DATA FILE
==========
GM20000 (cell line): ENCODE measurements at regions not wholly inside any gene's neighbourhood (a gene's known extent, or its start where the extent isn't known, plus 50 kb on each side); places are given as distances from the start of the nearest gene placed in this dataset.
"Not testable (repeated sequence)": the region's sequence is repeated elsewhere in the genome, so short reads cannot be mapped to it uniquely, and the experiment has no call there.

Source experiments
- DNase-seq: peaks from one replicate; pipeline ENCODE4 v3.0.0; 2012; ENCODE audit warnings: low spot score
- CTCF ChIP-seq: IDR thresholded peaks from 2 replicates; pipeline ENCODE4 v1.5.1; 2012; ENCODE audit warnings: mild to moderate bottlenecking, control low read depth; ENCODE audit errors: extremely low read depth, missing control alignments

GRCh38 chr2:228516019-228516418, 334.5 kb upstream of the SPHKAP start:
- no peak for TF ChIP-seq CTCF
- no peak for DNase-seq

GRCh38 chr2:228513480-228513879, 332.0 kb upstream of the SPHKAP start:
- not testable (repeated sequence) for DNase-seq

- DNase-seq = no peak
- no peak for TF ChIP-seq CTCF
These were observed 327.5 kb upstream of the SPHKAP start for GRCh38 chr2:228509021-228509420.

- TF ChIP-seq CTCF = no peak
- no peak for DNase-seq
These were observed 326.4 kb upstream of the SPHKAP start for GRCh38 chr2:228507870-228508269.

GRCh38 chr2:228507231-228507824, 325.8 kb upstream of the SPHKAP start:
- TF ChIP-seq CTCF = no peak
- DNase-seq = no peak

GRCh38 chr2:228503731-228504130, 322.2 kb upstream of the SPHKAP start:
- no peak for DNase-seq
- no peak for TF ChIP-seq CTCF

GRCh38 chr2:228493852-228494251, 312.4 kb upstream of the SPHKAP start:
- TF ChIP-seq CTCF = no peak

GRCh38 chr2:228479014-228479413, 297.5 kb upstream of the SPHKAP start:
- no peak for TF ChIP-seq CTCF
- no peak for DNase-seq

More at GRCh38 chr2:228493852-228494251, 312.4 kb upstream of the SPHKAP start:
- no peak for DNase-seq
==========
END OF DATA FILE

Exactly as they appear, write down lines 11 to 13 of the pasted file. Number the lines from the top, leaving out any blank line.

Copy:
- DNase-seq = no peak
- no peak for TF ChIP-seq CTCF
These were observed 327.5 kb upstream of the SPHKAP start for GRCh38 chr2:228509021-228509420.